2009-2010 Inactivated Influenza Vaccine (cont.)
In this Article
- Why get vaccinated?
- Inactivated influenza vaccine
- Who should get inactivated influenza vaccine?
- When should I get influenza vaccine?
- Some people should talk with a doctor before getting influenza vaccine.
- What are the risks from inactivated influenza vaccine?
- What if there is a severe reaction?
- The National Vaccine Injury Compensation Program
- How can I learn more?
What if there is a severe reaction?
What should I look for?
Any unusual condition, such as a high fever or behavior changes. Signs of a severe allergic reaction can include difficulty breathing, hoarseness or wheezing, hives, paleness, weakness, a fast heart beat or dizziness.
What should I do?
- Call a doctor, or get the person to a doctor right away.
- Tell the doctor what happened, the date and time it happened, and when the vaccination was given.
- Ask your provider to report the reaction by filing a Vaccine Adverse Event Reporting System (VAERS) form. Or you can file this report through the VAERS website at http://www.vaers.hhs.gov, or by calling 1-800-822-7967.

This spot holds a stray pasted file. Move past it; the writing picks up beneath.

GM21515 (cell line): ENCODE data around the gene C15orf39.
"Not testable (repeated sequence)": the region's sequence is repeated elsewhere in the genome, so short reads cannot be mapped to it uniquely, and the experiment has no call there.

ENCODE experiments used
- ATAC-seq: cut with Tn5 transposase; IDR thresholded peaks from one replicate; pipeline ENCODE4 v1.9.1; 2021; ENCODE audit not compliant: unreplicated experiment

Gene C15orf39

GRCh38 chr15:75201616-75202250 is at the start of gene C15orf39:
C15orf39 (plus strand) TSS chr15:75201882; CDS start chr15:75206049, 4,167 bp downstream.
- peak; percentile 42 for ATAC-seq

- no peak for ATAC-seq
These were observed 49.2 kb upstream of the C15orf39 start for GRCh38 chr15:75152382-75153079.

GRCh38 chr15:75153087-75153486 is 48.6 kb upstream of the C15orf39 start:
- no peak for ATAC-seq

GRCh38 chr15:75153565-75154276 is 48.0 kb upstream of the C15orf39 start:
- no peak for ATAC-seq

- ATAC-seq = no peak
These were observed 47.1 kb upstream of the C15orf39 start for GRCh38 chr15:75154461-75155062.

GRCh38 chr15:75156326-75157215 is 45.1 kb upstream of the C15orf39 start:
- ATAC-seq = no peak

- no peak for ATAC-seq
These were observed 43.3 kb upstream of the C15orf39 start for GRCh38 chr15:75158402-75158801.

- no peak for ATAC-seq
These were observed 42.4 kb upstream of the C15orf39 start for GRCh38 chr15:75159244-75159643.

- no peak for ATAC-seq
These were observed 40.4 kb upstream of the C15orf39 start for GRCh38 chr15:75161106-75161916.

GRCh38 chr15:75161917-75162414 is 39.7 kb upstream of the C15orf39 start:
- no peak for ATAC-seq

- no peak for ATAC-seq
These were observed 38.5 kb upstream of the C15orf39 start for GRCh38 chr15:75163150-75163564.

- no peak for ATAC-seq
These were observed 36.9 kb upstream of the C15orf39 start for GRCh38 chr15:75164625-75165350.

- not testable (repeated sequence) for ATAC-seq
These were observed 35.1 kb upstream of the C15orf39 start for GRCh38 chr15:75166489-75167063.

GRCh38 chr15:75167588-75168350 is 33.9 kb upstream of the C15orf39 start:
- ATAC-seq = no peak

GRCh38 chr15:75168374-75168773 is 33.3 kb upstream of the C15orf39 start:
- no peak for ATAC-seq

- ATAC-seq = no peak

VAERS does not provide medical advice.
The National Vaccine Injury Compensation Program
A federal program exists to help pay for the care of anyone who has a serious reaction to a vaccine.
For more information about the National Vaccine Injury Compensation Program, call 1-800-338-2382, or visit their website at www.hrsa.gov/vaccinecompensation.
How can I learn more?
- Ask your provider. They can give you the vaccine package insert or suggest other sources of information.
- Call your local or state health department.
- Contact the Centers for Disease Control and Prevention (CDC):
-Call 1-800-232-4636 (1-800-CDC-INFO) or
-Visit CDC's website at http://www.cdc.gov/h1n1flu or http://www.cdc.gov/flu
Centers for Disease Control
Last Editorial Review: 11/20/2009 11:04:20 AM
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